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The Hellō Approach

Centralized Identity Approach

Internet identity is a complicated and unsolved problem. Early centralized offerings, such as Microsoft Passport, were rejected for fear of giving control to privately-owned entities. Recent centralized offerings – such as Apple, Facebook, and Google’s social login services – only solve a fraction of the problem and access to these free services can be revoked from the user or the developer at any time.

Decentralized Identity Approach

To resolve the concerns with a centralized approach, numerous decentralized identity approaches have been proposed and built. In the decentralized approach an issuer provides a credential to a user, and then the user chooses to provide the credential to an application. For example, a school will issue a credential to a student so they can prove they are a student. This puts the user in the middle of the transaction, giving them control of when and where their information is shared.

The Cold Start Problem with Decentralized Identity

However, all three parties (issuer, user, application) must be using the same, new decentralized technology, but unfortunately none are. This is a three-way cold start barrier that is yet to be broken. There is no value to one party adopting the technology unless the other parties they are interacting with have also adopted it.

Decentralized Governance

Rather than using decentralized technology to address the concerns of a centralized service, our approach is to decentralize the governance of a centralized service with a multi-stakeholder cooperative that has representation from users, organizations, and employees. See Hellō Cooperative for details.

Resolving the Cold Start Problem

The Hellō service provides an abstraction layer between the parties, allowing users and issuers to utilize existing credentials. This removes the cold start problem for those two parties so only applications need to explicitly adopt the solution, which uses existing, proven technology that is readily available.

Developers of new, greenfield applications that choose to use Hellō will save weeks of development time, while offering their users all the choices they have come to expect – and without the risk of a provider revoking access. Developers will only pay for each new verified claim they receive such as a verified email or phone with pricing comparable to other verification services such as Twilio. Early adopters will be rewarded with credits that will reduce or eliminate the cost of the service. Credits will be provided using the same mechanism we will use to reward investors, employees, and advisors. See Smart Financing for details.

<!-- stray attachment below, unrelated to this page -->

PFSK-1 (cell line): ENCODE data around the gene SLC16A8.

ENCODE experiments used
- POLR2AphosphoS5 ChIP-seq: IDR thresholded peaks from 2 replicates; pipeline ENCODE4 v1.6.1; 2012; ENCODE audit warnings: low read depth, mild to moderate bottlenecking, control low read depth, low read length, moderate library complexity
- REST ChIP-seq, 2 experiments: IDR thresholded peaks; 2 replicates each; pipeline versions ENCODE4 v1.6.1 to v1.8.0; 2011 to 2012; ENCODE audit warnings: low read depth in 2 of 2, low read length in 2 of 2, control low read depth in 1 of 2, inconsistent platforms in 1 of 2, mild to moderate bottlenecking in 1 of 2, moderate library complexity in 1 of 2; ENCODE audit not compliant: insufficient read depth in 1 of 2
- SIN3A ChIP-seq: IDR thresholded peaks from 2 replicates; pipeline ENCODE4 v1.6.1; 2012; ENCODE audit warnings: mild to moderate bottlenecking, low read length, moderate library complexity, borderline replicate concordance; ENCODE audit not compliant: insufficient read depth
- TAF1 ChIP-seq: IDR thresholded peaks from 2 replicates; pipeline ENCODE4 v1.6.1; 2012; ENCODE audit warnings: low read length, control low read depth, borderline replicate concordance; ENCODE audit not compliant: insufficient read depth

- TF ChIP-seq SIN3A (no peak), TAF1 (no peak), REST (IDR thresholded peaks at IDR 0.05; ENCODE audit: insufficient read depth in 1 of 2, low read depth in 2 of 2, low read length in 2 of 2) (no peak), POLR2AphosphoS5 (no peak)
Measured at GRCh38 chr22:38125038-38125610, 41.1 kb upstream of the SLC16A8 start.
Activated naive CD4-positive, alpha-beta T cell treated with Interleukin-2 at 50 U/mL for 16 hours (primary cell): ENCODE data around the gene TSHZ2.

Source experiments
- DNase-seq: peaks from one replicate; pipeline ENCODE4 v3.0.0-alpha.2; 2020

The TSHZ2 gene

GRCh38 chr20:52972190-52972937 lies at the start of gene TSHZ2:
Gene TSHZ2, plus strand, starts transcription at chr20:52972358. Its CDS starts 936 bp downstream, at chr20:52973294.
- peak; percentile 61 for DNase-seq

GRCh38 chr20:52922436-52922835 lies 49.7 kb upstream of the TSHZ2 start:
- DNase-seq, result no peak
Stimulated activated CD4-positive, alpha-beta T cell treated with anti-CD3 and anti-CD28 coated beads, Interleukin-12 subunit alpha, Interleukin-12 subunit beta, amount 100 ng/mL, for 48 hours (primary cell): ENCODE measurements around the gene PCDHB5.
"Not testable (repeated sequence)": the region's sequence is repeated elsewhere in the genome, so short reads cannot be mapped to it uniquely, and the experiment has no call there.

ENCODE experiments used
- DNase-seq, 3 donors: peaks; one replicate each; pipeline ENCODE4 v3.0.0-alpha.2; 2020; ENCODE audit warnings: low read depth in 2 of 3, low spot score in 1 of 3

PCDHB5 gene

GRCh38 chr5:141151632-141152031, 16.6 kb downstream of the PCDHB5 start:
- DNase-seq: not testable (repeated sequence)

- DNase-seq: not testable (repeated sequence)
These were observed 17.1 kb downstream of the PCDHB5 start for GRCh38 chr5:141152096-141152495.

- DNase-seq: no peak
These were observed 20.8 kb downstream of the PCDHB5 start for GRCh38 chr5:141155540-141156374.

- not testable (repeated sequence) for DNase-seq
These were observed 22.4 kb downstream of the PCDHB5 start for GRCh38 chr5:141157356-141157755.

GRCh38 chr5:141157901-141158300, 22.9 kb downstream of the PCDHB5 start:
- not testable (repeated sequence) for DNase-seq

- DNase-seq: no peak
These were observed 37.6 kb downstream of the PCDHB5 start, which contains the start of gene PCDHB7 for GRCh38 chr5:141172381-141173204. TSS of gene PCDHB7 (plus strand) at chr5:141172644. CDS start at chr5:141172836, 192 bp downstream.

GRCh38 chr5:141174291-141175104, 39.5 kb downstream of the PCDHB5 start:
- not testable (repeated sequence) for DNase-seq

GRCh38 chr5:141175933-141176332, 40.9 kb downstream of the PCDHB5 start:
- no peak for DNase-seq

Centralized Identity Risk Mitigation

A centralized service raises concerns of confidentiality, integrity, and availability. These are addressed with a verified confidential cooperative computing architecture that ensures only the user can access and release their data, the user can not be impersonated, and the service is resilient to multiple failures. See Hellō Computing Architecture for details.

While our data governance model prevents surveillance by state actors, we do not want to be a safe haven for criminals. In the case of suspected criminal activity, law enforcement must obtain subpoenas from two independent geopolitical jurisdictions to ensure the suspected activity is widely considered to be criminal, and no single jurisdiction can abuse access. See Hellō Data Governance for details.


1) Why will users adopt Hellō?

Initially, we do not expect users to directly adopt Hellō. Users will instead choose to use an application that uses Hellō and implicitly create a Hellō wallet when they sign up.

2) Why will users prefer applications that use Hellō?

Hellō is as convenient for users as social logins but without the privacy concerns or vendor lock-in. They will not need to create another password or re-verify their email or phone.

3) Why will credential issuers adopt Hellō?

Issuers do not need to choose to use Hellō, although they may choose to not allow Hellō to use them. Hellō will integrate all popular issuers using their existing APIs. In the future, Hellō will be a marketplace for commercial issuers to sell their credentials to Hellō developers.

4) What issuers does Hellō support?

Currently Hellō supports Apple, Facebook, Google, Microsoft, LINE, Twitch, and Yahoo. Users can also use their email, phone, or crypto wallet to log in to Hellō.

5) Why will developers adopt Hellō?

Developers of greenfield applications will save weeks of development time while providing their users with the login and account management choices they have come to expect. See hello.dev for more details.

6) How does Hellō save a developer weeks of time?

The developer no longer needs to implement account recovery, email or phone verification, or profile picture upload. Developers no longer need to spend hours registering their apps at the management consoles of social providers such as Apple, Facebook, or Google, and then copying and pasting configuration to and from those consoles. Hellō provides a fully-featured OpenID Connect interface that will work with the libraries and integrations developers are already familiar with. See our developer portal for details.